The business of keeping a hotel or restaurant, to which the proposed legislation relates, is a necessary and proper kind of business that is entitled to the protection of the laws. It may be conducted legally or illegally, by a person of any nationality. The proposed law, without reference to the way in which it is conducted, puts a restraint upon it which might be expected very seriously to interfere with the successful management of it, whenever it is carried on by a person of a particular nationality,
which is not put upon it when it is carried on by a person of any other race and nationality. By the strict terms of the proposed law it would be a criminal offense for a Chinese proprietor of a hotel or restaurant to permit his wife, if she was under the age of twenty-one years, or his grown up daughter of less than that age, to enter his hotel or restaurant, or to be served with food or drink therein. This is a very great interference with the liberty of the subjects of a foreign ruler, lawfully residing within the jurisdiction of this State. It is a harmful discrimination against persons of the proscribed class, founded wholly upon their race and nationality, and it plainly falls within the constitutional prohibition quoted above. It subjects Chinese to an oppressive burden that deprives them of liberty which all others enjoy, and interferes with their right to carry on business, acquire property and earn a livelihood, and denies them the protection of equal laws.
The only question that can be regarded as doubtful by anybody is that which arises on the supposition that the Legislature may be "of the opinion that public order, decency and morality require that girls and young women be excluded from Chinese restaurants and hotels." This brings us to the consideration of the police power. There is no doubt of the right and duty of the Legislature to enact laws for the promotion of public order, decency and morality. But when such legislation interferes with the exercise of personal rights, it must be directed to the prevention of real evils, in the interest of morality. This proposed legislation does not assume to forbid anything that is necessarily evil in itself, or to deal directly with any offense against order, decency or morality. There are good hotels and bad hotels, good restaurants and bad restaurants, kept by men of the Caucasian race; and there are others of both kinds kept by men of other races. This legislation does not refer to the character or condition of the hotel or restaurant that a young woman may not enter, but refers only to the nationality of the person who conducts it. The enactment of such legislation is not a proper exercise of the police power. It has no direct relation to the evil to be remedied. It forbids the entry of a young woman into the hotel or restaurant of a Chinese proprietor, even if it is a model of orderly and moral management, and it permits the entry of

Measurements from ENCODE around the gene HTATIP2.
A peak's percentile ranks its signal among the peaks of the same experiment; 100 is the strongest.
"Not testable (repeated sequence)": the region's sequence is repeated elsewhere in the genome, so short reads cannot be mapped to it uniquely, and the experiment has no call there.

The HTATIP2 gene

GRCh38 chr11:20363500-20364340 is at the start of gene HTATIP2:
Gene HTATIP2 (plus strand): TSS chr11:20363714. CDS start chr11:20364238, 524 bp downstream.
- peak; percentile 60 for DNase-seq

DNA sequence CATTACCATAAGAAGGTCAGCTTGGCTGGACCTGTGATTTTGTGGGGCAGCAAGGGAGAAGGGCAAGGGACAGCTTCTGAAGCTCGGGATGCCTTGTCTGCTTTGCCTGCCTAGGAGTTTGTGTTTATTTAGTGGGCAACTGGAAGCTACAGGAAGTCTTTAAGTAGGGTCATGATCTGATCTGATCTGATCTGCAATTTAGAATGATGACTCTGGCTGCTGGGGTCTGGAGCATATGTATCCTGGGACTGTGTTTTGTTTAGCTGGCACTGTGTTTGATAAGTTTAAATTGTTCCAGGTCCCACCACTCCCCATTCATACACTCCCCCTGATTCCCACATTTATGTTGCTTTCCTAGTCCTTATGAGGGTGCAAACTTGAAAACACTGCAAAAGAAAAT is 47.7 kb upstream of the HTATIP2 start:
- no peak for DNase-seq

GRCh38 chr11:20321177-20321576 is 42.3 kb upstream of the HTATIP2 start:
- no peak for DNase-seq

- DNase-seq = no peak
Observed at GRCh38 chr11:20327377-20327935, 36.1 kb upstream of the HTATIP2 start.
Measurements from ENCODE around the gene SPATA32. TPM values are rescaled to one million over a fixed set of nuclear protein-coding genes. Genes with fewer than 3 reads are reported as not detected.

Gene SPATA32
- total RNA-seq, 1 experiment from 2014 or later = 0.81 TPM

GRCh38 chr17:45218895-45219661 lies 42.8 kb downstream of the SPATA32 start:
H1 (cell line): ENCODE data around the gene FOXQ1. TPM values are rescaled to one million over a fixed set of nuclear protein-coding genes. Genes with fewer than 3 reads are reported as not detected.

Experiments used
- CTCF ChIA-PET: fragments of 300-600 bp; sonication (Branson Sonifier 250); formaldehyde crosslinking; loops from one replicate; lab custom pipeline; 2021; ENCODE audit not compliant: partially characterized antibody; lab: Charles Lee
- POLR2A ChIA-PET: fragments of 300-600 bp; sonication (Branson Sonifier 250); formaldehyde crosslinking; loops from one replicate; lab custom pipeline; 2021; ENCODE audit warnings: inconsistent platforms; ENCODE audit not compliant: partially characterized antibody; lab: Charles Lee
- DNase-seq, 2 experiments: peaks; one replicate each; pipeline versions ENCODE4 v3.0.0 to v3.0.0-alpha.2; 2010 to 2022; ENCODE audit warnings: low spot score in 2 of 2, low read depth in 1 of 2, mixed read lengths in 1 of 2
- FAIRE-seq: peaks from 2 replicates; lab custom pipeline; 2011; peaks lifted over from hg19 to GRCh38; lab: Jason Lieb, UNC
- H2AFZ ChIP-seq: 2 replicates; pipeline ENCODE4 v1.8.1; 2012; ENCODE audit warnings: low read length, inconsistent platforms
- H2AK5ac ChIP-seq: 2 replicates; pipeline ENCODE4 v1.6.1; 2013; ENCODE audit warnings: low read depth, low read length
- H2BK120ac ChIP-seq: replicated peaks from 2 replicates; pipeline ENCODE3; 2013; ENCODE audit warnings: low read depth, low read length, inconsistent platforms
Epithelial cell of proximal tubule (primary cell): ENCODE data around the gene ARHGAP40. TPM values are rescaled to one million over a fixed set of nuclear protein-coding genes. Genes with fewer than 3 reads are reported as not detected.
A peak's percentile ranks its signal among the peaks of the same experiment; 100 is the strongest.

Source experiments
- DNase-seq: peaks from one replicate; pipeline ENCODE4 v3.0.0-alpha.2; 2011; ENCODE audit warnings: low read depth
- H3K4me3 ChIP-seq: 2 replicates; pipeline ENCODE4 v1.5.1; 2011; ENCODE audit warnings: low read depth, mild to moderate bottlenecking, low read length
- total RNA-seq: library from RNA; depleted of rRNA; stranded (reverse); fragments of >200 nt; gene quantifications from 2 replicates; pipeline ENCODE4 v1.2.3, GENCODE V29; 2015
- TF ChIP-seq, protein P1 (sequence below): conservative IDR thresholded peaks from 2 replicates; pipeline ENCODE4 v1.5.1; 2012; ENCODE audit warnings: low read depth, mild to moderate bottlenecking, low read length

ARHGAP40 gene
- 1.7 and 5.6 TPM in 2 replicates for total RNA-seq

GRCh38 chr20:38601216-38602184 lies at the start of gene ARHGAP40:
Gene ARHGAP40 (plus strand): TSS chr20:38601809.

young women into a hotel or restaurant kept by an American, when it is known to be maintained in part for the promotion of immoral or criminal practices. The classification of hotels and restaurants into those that are open to young women and those that are closed to young women is not founded upon a difference that has any just or proper relation to the professed purpose of the classification. The only classification is into hotels and restaurants kept by Chinese and those kept by persons of any other nationality.
In reference to classifications made in an attempted exercise of the police power, Mr. Justice Brewer said, in Gulf, Colorado & Santa Fe Railway v. Ellis, 165 U.S. 150, 165, "It is apparent that the mere fact of classification is not sufficient to relieve a statute from the reach of the equality clause of the Fourteenth Amendment, and that in all cases it must appear not only that a classification has been made, but also that it is one based upon some reasonable ground some difference which bears a just and proper relation to the attempted classification and is not a mere arbitrary selection." See also opinion by Mr. Justice Field in Ah Kow v. Manan, 5 Sawyer, 552.
The fact that a man is white, or black, or yellow is not a just and constitutional ground for making certain conduct a crime in him, when it is treated as permissible and innocent in a person of a different color. We answer the question in the negative.